New ‘iPhone 7’ leaks reveal 3 radical design changes

“Every other year Apple changes the iPhone’s design, and following new leaks it appears 2016 could well produce the company’s most radical new iPhone to date,” Gordon Kelly writes for Forbes. “Korea’s Commercial Times reports a trio of exciting changes are already being finalised for the iPhone 7 and all three look set to shake up the competition through a combination of innovation and – intriguingly – reviving a feature rivals discarded.”

“There has been speculation about this for some time and now it seems the smoke will indeed lead to fire: Apple is working hard to make the iPhone 7 completely waterproof,” Kelly writes. “With the iPhone 7 the Commercial Times states the [antenna] stripes will become a thing of the past finally leading to a uniform finish… The handset’s body will be constructed from what it simply describes as ‘New Compound Materials’ – and it is these which will allow wireless signals to pass directly through them doing away with the striped antenna gaps.”

“Such a material may sound a little Sci-Fi, but it’s actually something the company has been working on for a while,” Kelly writes. “In fact in June 2015 Apple was granted a patent for ‘Non-capacitive or radio-frequency-transparent materials with anodized metal appearance.'”

Read more in the full article here.

MacDailyNews Take: 7000 Series aluminum? Or something else?

SEE ALSO:
Apple’s next-gen iPhone rumored to be ‘waterproof’ – December 29, 2015
Two new Liquidmetal patent applications cover every current Apple product, plus vehicle panels – October 29, 2015
U.S Patent office reveals four Apple patent applications involving Liquidmetal – October 22, 2015
No Home button? Liquidmetal body? What can we expect from next year’s Apple iPhone 7? – October 19, 2015
New Apple patents show continuing work on Liquidmetal – August 11, 2015
The Turing Phone is not made out of Liquidmetal – July 15, 2015
Why does Apple keep extending their partnership with Liquidmetal? – June 25, 2015
Apple extends Liquidmetal exclusivity deal through February 2016 – June 23, 2015
Apple patent signals end of iPhone’s ugly plastic strips – June 22, 2015
Two new Liquidmetal patent filings from Apple revealed; list watch and jewelry among potential uses – April 23, 2015
Liquidmetal’s Apple alliance yet to bear fruit – September 30, 2014
Apple’s new Liquidmetal-related patent sparks speculation – July 7, 2014
Apple patents method for embedding sapphire displays in LiquidMetal device chassis – May 27, 2014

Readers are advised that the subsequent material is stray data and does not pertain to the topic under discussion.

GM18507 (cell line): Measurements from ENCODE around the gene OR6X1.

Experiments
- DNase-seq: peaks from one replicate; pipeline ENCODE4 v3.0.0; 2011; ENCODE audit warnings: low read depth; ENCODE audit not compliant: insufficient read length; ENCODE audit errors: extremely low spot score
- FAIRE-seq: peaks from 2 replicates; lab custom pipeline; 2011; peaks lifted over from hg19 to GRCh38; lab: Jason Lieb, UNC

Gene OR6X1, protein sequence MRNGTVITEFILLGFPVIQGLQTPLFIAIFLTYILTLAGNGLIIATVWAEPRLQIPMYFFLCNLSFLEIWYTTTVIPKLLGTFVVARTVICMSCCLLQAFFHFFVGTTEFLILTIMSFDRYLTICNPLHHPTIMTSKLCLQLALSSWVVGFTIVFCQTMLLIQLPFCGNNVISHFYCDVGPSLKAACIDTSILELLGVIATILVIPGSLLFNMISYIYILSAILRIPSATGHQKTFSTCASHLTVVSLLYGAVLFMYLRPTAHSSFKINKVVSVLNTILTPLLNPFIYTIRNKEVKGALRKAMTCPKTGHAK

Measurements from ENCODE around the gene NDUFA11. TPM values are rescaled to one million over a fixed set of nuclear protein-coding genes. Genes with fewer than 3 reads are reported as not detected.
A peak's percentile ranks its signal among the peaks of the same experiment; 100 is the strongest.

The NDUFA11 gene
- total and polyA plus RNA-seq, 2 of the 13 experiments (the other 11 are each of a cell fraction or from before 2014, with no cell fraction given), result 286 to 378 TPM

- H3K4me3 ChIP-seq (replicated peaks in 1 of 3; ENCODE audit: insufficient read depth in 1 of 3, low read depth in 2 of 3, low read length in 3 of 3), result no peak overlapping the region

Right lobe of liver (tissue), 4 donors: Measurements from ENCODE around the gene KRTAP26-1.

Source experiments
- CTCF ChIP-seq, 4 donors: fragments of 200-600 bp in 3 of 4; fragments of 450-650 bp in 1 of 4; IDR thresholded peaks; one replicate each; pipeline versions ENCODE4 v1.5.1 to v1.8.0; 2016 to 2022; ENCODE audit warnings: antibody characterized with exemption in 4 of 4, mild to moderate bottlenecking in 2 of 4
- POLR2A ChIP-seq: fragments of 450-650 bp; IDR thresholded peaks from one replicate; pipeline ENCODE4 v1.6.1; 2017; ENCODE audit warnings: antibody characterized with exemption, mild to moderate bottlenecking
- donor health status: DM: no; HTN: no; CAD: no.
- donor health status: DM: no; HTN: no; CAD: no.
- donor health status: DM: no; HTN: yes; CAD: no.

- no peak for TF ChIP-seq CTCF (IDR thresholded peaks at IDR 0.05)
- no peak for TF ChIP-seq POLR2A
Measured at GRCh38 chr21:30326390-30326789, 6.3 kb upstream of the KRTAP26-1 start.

Liquidmetal-Visser agreement paves the way for more rapid adoption of amorphous metal manufacturing – May 21, 2014
Apple extends Liquidmetal exclusivity deal through February 2015 – May 21, 2014

17 Comments

    1. There have been reports claiming that LM could be transparent to RF, but I haven’t discovered any scientifically credible sources confirming it.

      It does seem somewhat unlikely because conventional metals do a pretty good job of blocking RF, but LM seems to be a strange material with unexpected properties.

      1. For some reason my prior comment was moderated into oblivion – basically, the iPod Touch 4th generation had an Rf transparent back cover made of Liquid Metal. Unlike prior iPod Touch models that needed a plastic cut-out on the back to accommodate batteries, this one didn’t have that. Just polished metal.

        So, apple tests this out a while back. I bet the trick was to figure out RF transparency for cellular signals, which they would have figured out by now.

        At this point, anything is preferable to the plastic stripes. It’s my most hated design element of the iPhone 6 series, and why I switched to an opaque case for the first time.

    2. Liquid metal has an amorphous structure rather than the typical crystalline structure. I do not think that difference would have a significant effect on RF absorption, but I am not a materials engineer.

      The Apple patent referenced by MDN is for materials with an anodized metal appearance. That would appear to indicate a non-metallic material with the look of anodized aluminum. It should also be noted that Apple files for (and is granted) numerous patents each year, but relatively few seem to play a major role in their products and the incubation period from concept to release products can take many years.

  1. Waterproof maybe, but never corrosion proof.
    Your disposable razor blade is much harder than the skin on your face, but the corrosion from water dulls it, and so it is with a “waterproof” iPhone.

    1. Hey Jubie, still your ANALyst up ya bum. We’re sick of reading juvenile nonsense from dumb-ass peeps who couldn’t tell an iPhone from a BlackBerry. Come up with some better comments please. Sheeeeeessssssh!

  2. Hopefully the device will have a metamaterial which allows on-demand space-time cloaking (event cloaking) coupled to iMessages. I need to send a message into the past which tells me to sell the stock when it was around $135.

  3. ASIDE concerning Forbes:

    Just a thought but … The link at “Read more in the full article here” insists that the user deactivate AdBlock, refusing to proceed to the article until that’s accomplished. Since I refused, I to be bullied I instead had to look up the article on the web, and further made the decision “Buh-Bye Forbes”. I appreciate that MDN puts up signs “Blocking Ads hurts the sites you love,” allowing me choice. I think we are otherwise facing a “bAD AGE” of advertising where sites like Forbes will loose more and more traffic. Good luck to them in 2016.

  4. ASIDE concerning Forbes:

    Just a thought but … The link at “Read more in the full article here” insists that the user deactivate AdBlock, refusing to proceed to the article until that’s accomplished. Buh-Bye Forbes, good luck in 2016.

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